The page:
The First Female NAR Member Was a Washingtonian
Did you know that the first female REALTORⓇ was a pioneering woman from Seattle? This Women’s History Month, we’re honoring Corrine Simpson, the woman who paved the way for all female agents today. Here’s how Simpson broke barriers and made history in the male-dominated days of the early real estate industry.
History of Women in Real Estate
While women now make up the majority of residential real estate agents nationwide, the industry has a long history of exclusion. It’s believed that women were working in real estate as early as the 1700s, although they were likely limited to administrative duties at the time. In the late 1800s, however, women finally stepped into agent and broker roles. Progress since is due in large part to early innovative agents, including Washingtonian Corrine Simpson.
Women in early real estate were often either the widows or daughters of men in the industry, half of a mother-son or husband-wife real estate team, or newly working professionals pushed to sell due to financial necessity. These pioneering women were largely on their own as networks and groups for women in real estate had not yet been established. In fact, it wasn’t until 1908 that the National Association of REALTORSⓇ, America’s largest trade association to date, was formed.
National Association of REALTORSⓇ Is Founded
The National Association of REALTORS® (NAR) was established in 1908 "to unite the real estate men of America for the purpose of effectively exerting a combined influence upon matters affecting real estate interests." At the time of its founding, NAR membership was 100% male. Despite this fact and the word choice in its statement of purpose, there were never gender or racial requirements for membership. Women began joining NAR shortly after its inception, starting with one innovative Washingtonian.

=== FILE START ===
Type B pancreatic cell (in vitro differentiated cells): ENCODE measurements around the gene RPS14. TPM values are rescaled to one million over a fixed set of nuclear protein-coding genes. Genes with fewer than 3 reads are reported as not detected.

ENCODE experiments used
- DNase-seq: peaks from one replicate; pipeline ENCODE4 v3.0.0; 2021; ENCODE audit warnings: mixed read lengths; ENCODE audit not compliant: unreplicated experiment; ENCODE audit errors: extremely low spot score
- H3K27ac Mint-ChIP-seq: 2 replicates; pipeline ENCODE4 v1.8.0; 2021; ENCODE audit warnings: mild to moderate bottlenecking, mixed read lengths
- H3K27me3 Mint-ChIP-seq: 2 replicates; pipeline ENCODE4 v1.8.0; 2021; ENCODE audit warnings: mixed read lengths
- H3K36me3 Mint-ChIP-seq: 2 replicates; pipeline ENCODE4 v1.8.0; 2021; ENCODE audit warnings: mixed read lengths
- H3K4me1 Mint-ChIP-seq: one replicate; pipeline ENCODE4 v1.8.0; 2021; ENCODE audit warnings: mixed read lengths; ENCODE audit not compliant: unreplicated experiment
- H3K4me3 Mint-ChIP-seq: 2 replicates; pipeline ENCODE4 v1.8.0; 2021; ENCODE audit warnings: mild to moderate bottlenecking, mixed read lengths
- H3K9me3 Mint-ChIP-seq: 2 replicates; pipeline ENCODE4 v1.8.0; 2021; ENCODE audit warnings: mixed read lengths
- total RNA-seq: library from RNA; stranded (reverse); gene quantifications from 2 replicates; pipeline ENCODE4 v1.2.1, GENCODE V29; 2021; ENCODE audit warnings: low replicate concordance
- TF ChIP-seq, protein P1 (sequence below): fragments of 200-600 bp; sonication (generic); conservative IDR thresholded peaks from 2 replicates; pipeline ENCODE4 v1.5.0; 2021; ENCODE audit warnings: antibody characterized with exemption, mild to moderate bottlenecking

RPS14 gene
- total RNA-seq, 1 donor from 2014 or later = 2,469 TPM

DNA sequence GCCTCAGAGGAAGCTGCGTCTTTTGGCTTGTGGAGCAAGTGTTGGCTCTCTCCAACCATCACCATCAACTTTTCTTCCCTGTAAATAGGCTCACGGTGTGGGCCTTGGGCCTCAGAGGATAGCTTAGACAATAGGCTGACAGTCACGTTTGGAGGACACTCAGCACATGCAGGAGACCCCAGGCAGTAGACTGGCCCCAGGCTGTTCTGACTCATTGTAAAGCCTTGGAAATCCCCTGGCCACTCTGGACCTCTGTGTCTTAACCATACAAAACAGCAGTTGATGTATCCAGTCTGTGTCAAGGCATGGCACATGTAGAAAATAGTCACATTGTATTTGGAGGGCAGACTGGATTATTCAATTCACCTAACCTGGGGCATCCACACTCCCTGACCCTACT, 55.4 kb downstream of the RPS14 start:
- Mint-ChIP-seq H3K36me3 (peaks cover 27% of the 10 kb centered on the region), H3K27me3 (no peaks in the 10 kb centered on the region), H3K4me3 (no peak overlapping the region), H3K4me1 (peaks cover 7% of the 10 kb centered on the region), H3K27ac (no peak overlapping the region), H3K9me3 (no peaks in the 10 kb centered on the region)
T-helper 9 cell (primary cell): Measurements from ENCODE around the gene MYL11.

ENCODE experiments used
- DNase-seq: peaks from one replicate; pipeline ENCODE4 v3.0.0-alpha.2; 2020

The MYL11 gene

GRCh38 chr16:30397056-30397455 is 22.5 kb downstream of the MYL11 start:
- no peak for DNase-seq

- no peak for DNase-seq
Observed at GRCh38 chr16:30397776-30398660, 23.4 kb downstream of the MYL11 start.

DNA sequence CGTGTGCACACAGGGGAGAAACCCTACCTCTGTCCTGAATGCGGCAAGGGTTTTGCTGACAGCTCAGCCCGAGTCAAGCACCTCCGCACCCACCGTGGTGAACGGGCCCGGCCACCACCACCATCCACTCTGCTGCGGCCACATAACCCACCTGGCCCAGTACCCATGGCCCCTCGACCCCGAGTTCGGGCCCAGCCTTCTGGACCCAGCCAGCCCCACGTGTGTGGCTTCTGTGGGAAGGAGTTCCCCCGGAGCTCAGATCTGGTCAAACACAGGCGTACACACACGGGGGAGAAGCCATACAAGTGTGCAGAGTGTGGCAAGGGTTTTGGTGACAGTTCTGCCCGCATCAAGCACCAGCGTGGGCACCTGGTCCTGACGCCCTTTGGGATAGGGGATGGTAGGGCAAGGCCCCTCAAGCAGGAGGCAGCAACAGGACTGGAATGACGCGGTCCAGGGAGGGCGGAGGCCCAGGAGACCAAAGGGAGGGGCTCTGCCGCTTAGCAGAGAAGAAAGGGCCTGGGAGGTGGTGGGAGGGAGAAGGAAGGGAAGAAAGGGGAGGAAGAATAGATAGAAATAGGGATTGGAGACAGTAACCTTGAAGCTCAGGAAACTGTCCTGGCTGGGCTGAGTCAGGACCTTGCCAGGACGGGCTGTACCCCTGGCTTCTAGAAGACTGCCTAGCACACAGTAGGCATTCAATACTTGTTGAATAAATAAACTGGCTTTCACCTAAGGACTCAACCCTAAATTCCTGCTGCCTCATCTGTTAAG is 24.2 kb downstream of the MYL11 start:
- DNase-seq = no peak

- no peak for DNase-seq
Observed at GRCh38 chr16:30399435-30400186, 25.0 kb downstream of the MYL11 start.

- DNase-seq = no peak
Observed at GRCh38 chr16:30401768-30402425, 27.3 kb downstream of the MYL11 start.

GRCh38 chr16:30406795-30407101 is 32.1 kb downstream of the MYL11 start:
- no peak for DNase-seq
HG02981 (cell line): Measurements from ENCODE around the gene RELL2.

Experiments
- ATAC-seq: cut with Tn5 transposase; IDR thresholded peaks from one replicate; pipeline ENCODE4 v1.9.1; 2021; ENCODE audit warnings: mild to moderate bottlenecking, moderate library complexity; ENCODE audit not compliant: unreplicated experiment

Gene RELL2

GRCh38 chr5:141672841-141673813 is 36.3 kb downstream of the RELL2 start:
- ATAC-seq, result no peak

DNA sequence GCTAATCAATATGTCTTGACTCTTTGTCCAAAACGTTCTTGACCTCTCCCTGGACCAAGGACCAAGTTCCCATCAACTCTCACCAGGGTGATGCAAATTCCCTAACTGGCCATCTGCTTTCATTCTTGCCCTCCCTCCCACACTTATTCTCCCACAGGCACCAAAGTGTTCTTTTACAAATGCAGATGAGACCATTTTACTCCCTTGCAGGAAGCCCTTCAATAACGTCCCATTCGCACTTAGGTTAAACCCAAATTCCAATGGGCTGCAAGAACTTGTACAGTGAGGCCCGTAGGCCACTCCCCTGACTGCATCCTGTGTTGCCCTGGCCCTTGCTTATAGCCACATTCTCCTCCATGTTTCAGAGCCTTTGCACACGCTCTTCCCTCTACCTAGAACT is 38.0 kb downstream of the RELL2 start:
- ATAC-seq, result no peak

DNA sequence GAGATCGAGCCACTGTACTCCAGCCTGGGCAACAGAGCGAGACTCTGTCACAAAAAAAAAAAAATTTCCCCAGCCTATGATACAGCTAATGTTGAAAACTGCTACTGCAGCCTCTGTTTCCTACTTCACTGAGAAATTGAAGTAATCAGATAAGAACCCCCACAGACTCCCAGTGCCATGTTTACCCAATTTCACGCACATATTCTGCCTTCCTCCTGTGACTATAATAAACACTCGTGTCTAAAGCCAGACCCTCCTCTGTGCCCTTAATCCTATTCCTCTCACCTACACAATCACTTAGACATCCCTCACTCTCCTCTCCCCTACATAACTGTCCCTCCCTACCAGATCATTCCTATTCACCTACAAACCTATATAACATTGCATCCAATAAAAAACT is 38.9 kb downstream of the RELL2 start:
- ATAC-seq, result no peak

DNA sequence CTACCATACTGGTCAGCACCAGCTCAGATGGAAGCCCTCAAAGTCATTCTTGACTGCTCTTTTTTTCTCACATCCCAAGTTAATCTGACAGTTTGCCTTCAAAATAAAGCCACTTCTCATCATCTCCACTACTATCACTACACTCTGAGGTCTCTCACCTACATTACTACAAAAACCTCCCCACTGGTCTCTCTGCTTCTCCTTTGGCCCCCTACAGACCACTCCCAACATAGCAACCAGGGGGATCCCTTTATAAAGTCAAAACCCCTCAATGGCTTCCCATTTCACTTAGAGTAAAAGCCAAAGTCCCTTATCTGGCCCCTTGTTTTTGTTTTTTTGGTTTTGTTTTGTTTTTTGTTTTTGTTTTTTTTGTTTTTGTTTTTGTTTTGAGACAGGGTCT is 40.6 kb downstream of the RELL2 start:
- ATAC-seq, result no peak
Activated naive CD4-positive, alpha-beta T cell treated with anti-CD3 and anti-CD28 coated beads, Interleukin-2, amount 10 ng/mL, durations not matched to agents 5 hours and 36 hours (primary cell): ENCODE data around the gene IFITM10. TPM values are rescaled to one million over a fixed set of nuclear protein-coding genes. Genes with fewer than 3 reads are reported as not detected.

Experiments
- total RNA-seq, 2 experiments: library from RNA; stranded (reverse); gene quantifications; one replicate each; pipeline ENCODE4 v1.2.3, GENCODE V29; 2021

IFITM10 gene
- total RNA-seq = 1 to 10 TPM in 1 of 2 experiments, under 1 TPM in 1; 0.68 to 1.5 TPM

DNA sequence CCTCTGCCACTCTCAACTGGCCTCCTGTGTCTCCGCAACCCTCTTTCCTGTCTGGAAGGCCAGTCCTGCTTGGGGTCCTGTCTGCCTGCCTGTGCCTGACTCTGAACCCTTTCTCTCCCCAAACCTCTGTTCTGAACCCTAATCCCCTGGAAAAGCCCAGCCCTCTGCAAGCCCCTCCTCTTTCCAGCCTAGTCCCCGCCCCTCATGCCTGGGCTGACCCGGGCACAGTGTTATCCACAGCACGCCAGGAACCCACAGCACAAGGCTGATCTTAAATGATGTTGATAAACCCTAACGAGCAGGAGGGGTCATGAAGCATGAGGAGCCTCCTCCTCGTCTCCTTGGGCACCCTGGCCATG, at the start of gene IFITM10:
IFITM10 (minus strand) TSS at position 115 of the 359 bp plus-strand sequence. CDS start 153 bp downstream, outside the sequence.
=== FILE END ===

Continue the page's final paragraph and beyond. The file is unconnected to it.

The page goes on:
Corrine Simpson Becomes the First Female REALTORⓇ
Corrine Simpson became the first female NAR member in 1910. Simpson had been a fixture in the Seattle real estate market for years and would remain a REALTORⓇ until 1927, shortly before her death in 1929. Slowly, female agents across the nation followed in Simpson’s footsteps, taking the real estate market by storm, joining local NAR groups, and eventually establishing women’s-specific groups like the Women’s Council of REALTORSⓇ.
Women and minorities in real estate today owe Simpson a debt of gratitude for paving the way, proving what’s possible, and making history. With her can-do attitude and historic gumption, is it any wonder that this pioneering woman was a Washingtonian?
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